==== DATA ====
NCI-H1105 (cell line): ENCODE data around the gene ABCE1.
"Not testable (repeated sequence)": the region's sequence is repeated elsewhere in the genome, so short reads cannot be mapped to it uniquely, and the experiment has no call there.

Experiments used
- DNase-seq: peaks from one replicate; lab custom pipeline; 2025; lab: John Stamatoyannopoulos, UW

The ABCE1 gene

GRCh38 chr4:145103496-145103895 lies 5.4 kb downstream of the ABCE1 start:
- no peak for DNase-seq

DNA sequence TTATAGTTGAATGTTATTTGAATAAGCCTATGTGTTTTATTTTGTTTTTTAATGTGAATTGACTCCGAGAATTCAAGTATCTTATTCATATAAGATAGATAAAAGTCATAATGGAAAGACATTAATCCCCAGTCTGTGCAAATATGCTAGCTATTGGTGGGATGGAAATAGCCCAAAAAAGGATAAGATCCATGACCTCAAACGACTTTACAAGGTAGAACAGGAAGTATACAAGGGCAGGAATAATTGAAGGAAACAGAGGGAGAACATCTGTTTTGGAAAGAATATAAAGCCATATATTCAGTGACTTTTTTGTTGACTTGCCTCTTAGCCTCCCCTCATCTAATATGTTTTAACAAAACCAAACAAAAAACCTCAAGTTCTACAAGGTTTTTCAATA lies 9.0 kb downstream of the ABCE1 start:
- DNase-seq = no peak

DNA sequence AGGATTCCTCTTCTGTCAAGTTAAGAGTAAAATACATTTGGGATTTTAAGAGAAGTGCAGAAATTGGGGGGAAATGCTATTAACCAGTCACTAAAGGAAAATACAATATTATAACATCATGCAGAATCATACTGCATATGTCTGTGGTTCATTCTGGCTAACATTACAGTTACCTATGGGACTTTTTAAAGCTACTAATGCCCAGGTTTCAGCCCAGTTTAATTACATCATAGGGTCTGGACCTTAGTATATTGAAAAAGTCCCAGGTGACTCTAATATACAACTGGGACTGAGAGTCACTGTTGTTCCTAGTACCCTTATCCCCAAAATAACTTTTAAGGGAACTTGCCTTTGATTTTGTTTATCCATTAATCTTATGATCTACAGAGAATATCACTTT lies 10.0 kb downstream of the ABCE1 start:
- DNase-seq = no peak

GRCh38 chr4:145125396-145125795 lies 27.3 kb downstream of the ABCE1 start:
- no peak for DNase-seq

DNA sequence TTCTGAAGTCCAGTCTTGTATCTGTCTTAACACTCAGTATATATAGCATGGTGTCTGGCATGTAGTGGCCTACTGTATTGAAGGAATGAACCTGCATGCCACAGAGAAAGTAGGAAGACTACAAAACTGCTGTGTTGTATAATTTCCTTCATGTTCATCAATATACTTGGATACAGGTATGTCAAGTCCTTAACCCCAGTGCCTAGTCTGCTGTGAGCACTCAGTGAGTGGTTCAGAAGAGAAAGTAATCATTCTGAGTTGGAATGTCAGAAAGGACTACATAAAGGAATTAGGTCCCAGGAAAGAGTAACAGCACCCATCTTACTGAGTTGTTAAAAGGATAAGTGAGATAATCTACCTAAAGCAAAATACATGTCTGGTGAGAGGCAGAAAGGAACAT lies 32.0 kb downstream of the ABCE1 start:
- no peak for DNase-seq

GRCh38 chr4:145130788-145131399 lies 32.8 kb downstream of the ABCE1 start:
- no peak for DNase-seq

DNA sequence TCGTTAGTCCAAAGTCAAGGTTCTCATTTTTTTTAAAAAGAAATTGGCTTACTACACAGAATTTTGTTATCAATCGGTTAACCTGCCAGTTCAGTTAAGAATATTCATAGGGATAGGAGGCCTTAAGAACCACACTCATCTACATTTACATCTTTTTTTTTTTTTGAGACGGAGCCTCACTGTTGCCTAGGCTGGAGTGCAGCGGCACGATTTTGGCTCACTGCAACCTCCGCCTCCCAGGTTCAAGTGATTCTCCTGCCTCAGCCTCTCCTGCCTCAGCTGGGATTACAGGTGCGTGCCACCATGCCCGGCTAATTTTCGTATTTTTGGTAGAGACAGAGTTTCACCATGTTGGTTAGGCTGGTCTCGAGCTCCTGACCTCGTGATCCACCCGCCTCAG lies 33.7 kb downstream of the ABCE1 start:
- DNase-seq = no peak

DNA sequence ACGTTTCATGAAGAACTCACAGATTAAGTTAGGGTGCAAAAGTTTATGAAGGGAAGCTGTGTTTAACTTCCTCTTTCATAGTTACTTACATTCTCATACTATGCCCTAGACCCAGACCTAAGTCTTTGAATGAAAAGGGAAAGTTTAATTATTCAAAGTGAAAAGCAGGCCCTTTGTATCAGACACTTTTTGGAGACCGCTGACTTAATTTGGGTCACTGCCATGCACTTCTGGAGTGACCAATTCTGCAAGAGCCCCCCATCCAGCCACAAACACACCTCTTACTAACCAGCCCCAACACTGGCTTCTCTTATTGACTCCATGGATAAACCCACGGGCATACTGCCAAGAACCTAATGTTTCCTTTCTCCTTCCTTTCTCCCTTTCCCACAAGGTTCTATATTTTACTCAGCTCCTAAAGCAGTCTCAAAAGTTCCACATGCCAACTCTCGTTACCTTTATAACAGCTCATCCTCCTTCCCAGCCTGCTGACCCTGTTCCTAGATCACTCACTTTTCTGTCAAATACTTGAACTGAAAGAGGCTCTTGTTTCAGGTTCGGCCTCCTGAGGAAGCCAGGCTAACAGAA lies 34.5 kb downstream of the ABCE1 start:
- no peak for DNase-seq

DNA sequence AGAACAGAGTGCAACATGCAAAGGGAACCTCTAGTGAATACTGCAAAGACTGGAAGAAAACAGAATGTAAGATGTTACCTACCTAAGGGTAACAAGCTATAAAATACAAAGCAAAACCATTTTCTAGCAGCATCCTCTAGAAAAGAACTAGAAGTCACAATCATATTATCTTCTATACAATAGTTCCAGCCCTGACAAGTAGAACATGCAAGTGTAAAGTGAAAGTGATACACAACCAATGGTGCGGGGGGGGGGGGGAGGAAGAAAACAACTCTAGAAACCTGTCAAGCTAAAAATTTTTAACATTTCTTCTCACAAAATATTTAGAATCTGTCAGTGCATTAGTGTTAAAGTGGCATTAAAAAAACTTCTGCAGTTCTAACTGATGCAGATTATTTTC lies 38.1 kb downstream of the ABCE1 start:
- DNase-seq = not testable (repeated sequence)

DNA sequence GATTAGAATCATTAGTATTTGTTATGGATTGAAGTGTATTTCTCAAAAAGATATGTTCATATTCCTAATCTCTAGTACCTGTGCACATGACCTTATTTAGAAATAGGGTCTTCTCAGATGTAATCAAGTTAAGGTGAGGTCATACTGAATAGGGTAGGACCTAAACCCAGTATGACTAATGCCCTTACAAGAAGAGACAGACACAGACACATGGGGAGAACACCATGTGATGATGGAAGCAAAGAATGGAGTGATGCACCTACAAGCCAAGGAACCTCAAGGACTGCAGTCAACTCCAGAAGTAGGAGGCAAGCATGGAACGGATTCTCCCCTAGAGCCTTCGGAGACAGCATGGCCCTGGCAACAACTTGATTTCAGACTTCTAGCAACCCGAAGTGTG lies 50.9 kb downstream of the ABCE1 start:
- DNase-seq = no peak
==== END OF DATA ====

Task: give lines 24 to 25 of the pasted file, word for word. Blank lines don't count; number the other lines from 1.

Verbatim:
DNA sequence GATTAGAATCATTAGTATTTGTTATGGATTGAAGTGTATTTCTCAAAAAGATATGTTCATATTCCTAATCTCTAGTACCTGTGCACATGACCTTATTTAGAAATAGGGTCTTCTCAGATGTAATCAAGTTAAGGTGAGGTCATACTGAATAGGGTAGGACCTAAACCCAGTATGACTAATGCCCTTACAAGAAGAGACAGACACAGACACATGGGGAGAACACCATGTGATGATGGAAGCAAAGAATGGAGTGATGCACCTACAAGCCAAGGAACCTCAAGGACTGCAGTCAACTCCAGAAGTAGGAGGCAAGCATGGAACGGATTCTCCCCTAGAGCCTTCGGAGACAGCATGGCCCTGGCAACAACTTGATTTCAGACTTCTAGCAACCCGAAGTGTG lies 50.9 kb downstream of the ABCE1 start:
- DNase-seq = no peak